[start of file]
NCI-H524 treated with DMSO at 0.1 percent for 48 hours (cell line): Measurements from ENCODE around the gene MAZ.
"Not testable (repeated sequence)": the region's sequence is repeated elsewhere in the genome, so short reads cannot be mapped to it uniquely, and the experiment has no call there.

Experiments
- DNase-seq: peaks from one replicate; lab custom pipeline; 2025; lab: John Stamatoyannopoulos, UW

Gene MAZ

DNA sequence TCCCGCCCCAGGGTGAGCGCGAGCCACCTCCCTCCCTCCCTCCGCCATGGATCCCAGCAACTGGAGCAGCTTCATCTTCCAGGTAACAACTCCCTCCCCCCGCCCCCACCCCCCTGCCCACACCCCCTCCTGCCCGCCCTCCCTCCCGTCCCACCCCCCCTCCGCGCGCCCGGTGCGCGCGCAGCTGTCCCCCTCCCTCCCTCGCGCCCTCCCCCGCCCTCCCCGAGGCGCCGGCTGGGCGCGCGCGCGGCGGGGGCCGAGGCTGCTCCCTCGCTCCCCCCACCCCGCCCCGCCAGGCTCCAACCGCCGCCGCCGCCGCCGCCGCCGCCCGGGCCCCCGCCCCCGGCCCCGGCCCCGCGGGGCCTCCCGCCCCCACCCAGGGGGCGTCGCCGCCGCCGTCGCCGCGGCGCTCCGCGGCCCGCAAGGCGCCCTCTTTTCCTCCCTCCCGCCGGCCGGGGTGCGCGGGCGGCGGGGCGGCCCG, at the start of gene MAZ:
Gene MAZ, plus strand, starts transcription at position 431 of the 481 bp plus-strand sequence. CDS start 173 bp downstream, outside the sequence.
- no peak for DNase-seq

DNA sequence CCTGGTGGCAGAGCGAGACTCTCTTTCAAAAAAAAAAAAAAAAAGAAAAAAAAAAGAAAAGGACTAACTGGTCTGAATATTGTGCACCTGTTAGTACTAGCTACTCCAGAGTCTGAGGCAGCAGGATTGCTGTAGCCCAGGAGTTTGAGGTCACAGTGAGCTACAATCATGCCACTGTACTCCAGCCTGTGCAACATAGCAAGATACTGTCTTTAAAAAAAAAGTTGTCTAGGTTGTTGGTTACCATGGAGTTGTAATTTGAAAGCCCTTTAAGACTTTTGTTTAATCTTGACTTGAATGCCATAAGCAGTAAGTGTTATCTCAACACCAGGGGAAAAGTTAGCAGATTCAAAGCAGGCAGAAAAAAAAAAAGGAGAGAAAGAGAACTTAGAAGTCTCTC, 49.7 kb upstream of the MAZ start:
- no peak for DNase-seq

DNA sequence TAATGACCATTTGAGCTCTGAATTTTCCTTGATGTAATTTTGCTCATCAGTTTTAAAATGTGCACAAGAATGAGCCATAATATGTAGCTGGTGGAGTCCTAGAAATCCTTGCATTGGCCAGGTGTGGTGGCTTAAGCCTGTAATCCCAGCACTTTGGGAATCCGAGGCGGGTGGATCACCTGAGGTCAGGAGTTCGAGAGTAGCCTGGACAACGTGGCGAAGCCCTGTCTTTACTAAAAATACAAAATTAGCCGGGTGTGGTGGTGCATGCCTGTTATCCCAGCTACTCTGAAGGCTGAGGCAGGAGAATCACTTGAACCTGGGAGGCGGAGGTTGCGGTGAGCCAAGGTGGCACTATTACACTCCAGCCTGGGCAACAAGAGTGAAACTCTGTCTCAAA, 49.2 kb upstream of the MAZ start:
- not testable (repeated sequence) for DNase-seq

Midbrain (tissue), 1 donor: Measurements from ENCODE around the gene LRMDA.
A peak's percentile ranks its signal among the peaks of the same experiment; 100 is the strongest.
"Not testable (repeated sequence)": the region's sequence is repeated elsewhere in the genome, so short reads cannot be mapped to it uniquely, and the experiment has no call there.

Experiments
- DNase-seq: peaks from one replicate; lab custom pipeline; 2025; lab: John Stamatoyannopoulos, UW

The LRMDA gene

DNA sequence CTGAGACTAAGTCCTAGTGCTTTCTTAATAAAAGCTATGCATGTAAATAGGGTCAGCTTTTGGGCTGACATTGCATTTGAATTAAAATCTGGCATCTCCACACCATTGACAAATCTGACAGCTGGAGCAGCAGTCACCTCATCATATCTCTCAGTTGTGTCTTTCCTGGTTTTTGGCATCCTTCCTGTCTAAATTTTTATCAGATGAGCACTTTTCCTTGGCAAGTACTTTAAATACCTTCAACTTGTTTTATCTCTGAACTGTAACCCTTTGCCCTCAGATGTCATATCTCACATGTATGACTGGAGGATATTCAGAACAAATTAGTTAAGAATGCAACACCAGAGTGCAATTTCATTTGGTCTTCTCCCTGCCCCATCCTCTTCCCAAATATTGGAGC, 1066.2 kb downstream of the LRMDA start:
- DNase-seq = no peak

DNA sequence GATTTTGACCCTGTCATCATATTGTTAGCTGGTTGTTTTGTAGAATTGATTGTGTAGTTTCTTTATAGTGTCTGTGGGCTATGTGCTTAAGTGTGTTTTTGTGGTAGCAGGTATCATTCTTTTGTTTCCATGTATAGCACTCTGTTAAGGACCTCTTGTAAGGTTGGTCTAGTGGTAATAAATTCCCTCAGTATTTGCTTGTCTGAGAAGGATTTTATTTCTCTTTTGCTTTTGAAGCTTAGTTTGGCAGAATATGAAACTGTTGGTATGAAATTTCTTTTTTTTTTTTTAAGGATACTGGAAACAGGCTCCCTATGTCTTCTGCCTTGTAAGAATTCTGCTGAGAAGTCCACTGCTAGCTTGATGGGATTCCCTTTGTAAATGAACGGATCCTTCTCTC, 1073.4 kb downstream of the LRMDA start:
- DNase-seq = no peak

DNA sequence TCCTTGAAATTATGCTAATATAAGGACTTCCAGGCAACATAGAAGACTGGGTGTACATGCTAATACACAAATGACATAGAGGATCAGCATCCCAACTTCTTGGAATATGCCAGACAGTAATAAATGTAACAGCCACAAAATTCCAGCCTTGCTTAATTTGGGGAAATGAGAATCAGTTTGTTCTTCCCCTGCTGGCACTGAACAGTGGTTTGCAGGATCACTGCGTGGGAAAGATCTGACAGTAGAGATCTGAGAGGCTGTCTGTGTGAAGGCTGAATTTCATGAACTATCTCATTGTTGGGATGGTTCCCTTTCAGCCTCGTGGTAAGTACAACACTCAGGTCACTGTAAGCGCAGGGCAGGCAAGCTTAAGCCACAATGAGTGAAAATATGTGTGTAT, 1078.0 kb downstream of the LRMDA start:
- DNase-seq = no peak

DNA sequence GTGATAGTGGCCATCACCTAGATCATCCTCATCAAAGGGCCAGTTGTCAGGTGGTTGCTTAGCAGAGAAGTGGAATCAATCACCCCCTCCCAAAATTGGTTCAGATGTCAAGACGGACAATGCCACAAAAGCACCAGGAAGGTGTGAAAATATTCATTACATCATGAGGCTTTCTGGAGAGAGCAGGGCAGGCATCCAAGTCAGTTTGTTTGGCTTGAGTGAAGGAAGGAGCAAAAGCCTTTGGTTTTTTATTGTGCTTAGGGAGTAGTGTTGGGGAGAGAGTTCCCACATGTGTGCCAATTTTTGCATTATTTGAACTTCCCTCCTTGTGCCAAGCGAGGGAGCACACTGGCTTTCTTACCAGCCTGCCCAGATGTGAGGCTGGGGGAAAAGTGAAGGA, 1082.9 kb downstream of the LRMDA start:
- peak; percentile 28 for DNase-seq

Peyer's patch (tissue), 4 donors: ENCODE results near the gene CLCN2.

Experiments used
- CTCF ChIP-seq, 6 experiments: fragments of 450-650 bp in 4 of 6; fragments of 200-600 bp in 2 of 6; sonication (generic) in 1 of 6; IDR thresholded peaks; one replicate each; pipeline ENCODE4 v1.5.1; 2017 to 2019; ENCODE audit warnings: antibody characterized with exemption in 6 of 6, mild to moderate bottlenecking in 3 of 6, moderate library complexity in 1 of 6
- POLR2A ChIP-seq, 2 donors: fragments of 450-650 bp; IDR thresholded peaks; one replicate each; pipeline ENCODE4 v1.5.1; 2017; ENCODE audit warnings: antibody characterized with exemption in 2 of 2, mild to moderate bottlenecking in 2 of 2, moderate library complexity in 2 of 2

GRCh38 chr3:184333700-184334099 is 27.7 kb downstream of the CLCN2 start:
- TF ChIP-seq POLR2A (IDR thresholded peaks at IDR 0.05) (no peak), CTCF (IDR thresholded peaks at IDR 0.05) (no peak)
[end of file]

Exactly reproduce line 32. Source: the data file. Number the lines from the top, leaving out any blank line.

- TF ChIP-seq POLR2A (IDR thresholded peaks at IDR 0.05) (no peak), CTCF (IDR thresholded peaks at IDR 0.05) (no peak)